Monday, December 28, 2015

Obama's Leadership Style: Chessmaster or Pawn - The Atlantic

Donald Trump's bluster combines the nativist faux populism of  Ross Perot and George Wallace.  An irony of the current moment is that after the election of Barack Obama - a shift toward the Republican Party began.  They won Congress, statehouses and governorships.  Yet Obama was re-elected. Meanwhile cultural shifts to the left progressed (e.g. gay marriage), and the power of the presidency enabled Democrats to hold on to the Affordable Care Act despite mean-spirited and selfish opposition.  Now the Paris climate change agreement has been announced, and Iran has backed off its nuclear ambitions.
One of James Fallows readers speaks bluntly about how the vitriol of the last seven years has unleashed ugly expression.  - gwc
Obama's Leadership Style: Chessmaster or Pawn - The Atlantic
by James Fallows

A reader writes in...

Trump/GOP America is not afraid. I think we do ourselves a disservice to credit them with actual fear. And it causes us to misunderstand the challenge we face.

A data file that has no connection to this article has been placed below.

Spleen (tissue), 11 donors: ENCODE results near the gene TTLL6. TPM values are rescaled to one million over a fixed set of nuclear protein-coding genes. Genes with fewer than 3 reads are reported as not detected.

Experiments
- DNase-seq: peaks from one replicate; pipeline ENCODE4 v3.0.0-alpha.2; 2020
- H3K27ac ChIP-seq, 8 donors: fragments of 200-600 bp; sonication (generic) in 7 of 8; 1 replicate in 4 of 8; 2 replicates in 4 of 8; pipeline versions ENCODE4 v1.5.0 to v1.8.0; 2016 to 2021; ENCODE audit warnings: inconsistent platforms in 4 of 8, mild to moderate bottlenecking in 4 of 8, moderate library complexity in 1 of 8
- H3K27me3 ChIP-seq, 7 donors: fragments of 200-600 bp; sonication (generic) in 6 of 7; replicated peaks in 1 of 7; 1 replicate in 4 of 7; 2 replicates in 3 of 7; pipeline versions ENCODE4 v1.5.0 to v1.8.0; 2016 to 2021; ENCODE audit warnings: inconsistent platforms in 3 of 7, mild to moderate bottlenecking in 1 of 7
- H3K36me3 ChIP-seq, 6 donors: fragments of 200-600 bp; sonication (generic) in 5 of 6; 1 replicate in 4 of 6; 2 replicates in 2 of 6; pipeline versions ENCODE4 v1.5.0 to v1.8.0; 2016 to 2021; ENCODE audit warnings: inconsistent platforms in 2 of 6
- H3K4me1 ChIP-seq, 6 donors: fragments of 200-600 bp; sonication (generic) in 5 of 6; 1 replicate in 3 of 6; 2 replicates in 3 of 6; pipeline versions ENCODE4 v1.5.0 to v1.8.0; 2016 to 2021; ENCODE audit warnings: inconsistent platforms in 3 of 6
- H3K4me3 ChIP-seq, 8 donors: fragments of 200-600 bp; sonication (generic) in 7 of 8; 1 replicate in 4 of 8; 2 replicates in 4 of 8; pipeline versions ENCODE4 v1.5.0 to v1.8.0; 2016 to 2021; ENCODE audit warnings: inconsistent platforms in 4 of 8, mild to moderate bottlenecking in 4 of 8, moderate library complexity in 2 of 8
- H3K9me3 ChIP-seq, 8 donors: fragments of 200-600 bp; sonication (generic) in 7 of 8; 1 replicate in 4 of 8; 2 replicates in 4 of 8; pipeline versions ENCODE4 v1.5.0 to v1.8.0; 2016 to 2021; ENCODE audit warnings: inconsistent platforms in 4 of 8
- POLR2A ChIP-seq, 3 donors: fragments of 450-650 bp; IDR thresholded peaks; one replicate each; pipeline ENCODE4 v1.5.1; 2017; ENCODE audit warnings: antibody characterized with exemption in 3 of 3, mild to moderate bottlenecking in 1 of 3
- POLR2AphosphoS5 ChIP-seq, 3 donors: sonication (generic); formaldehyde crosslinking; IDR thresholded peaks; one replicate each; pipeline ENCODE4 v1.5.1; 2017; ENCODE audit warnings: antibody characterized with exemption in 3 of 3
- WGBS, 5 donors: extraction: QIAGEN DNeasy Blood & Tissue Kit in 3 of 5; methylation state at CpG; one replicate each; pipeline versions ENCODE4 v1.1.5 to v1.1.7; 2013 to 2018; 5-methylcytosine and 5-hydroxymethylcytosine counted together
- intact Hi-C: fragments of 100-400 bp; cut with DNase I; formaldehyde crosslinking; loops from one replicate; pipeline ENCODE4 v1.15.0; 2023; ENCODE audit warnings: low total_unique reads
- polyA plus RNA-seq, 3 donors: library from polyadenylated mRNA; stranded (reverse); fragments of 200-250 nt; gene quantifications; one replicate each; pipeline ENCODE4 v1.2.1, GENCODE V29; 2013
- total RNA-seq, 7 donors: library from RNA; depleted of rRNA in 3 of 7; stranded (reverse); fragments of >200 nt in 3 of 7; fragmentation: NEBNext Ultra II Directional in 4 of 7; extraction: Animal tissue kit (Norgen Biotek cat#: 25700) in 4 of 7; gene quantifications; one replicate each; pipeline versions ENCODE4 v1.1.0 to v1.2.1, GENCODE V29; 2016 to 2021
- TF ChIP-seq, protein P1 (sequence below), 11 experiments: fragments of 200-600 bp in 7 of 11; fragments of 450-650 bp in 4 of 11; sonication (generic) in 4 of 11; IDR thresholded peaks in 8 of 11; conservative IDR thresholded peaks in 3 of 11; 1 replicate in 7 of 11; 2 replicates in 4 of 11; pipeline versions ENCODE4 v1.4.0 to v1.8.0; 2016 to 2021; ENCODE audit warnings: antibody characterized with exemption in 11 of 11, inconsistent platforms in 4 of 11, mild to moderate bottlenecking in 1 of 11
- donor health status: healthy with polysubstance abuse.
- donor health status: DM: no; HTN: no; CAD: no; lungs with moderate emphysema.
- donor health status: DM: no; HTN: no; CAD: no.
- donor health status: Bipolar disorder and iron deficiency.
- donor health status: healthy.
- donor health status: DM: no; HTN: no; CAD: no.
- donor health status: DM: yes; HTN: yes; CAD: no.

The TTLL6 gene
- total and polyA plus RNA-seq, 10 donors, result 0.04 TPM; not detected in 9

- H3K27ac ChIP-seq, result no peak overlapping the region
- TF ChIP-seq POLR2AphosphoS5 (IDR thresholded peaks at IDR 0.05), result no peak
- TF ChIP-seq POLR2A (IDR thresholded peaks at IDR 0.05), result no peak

GOP America is afraid of Muslims in the way the Klan and mobs of 20s feared blacks and drinkers and Catholics. Islamic terrorism gives people permission to assert dominance over one of the smallest, weakest groups of in our country -- and fancy themselves bravely standing up for good by shitting on people.
It's a win all the way around. It feels good. Lynchers thought themselves carrying out a noble, hard duty. And they took joy in it. The sentiments on display at the debate are precisely the same. GOP voters eat it up because it feels good. They're not looking for reassurance. They're demanding indulgence.
This follows up on the social permission that electing Barack Obama gave many Americans to indulge racist instincts and bile they long hid. Can't be racist, I live in Barack Obama's America. Inoculation and permission.
I saw this quote in a story about what Americans fear:
"I am very careful taking my small children into large crowds or celebrations - particularly those celebrations of our faith," said one mother."
This is obviously horseshit. And even if it's not, it might as well be. The line between honest delusion and indulgent drama barely exists.
The point of this is that we won't convince people not to act on the permission that their bullshit "fear" gives them. We have to revoke the permission to enjoy how this makes them feel. And that takes confrontation, not reassurance. We just have to beat them.
That's our challenge.

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